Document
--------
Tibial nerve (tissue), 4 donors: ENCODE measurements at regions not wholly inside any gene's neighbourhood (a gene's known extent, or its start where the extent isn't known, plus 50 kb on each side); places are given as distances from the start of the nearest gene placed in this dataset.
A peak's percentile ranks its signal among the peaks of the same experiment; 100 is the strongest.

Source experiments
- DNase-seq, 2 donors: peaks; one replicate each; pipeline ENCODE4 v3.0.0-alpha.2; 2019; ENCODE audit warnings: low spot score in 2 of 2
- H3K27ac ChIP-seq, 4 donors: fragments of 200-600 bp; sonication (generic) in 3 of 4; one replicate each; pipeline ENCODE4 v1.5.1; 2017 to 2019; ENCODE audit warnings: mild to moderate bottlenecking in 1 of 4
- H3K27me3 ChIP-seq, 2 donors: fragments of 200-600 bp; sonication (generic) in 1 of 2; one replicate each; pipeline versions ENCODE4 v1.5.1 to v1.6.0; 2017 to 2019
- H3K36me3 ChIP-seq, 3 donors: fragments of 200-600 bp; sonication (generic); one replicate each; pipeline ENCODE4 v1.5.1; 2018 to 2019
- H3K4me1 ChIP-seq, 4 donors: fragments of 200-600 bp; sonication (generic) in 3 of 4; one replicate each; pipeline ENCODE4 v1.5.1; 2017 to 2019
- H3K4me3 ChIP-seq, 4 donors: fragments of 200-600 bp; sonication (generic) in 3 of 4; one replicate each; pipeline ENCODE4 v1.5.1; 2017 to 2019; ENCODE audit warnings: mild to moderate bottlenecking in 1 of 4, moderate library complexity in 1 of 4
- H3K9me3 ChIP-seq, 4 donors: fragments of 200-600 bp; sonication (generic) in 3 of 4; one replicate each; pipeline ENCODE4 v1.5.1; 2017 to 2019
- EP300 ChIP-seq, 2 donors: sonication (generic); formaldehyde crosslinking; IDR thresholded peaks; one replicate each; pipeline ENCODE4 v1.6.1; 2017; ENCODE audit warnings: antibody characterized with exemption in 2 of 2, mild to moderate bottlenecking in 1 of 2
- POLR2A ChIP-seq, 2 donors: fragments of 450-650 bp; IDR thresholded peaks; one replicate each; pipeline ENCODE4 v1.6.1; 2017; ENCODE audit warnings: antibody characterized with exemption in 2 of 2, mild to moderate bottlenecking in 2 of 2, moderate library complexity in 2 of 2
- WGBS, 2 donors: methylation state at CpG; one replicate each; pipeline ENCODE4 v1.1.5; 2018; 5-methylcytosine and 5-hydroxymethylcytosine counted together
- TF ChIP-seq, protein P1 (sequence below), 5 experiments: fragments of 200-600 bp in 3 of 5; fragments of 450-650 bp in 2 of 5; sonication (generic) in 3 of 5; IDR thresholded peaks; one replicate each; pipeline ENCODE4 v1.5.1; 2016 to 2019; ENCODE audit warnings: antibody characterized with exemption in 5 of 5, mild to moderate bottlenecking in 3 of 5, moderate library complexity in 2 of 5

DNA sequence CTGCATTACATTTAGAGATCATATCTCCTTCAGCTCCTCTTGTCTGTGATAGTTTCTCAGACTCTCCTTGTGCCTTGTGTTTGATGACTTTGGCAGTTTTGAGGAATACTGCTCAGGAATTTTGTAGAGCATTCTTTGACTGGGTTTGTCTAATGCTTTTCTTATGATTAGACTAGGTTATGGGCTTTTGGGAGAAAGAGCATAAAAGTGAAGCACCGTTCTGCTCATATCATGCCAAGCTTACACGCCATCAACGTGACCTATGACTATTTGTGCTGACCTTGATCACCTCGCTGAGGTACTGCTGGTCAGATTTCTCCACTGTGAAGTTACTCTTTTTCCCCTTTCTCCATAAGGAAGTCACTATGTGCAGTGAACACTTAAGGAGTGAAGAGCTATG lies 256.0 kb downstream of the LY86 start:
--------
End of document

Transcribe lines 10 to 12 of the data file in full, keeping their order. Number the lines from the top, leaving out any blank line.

- H3K9me3 ChIP-seq, 4 donors: fragments of 200-600 bp; sonication (generic) in 3 of 4; one replicate each; pipeline ENCODE4 v1.5.1; 2017 to 2019
- EP300 ChIP-seq, 2 donors: sonication (generic); formaldehyde crosslinking; IDR thresholded peaks; one replicate each; pipeline ENCODE4 v1.6.1; 2017; ENCODE audit warnings: antibody characterized with exemption in 2 of 2, mild to moderate bottlenecking in 1 of 2
- POLR2A ChIP-seq, 2 donors: fragments of 450-650 bp; IDR thresholded peaks; one replicate each; pipeline ENCODE4 v1.6.1; 2017; ENCODE audit warnings: antibody characterized with exemption in 2 of 2, mild to moderate bottlenecking in 2 of 2, moderate library complexity in 2 of 2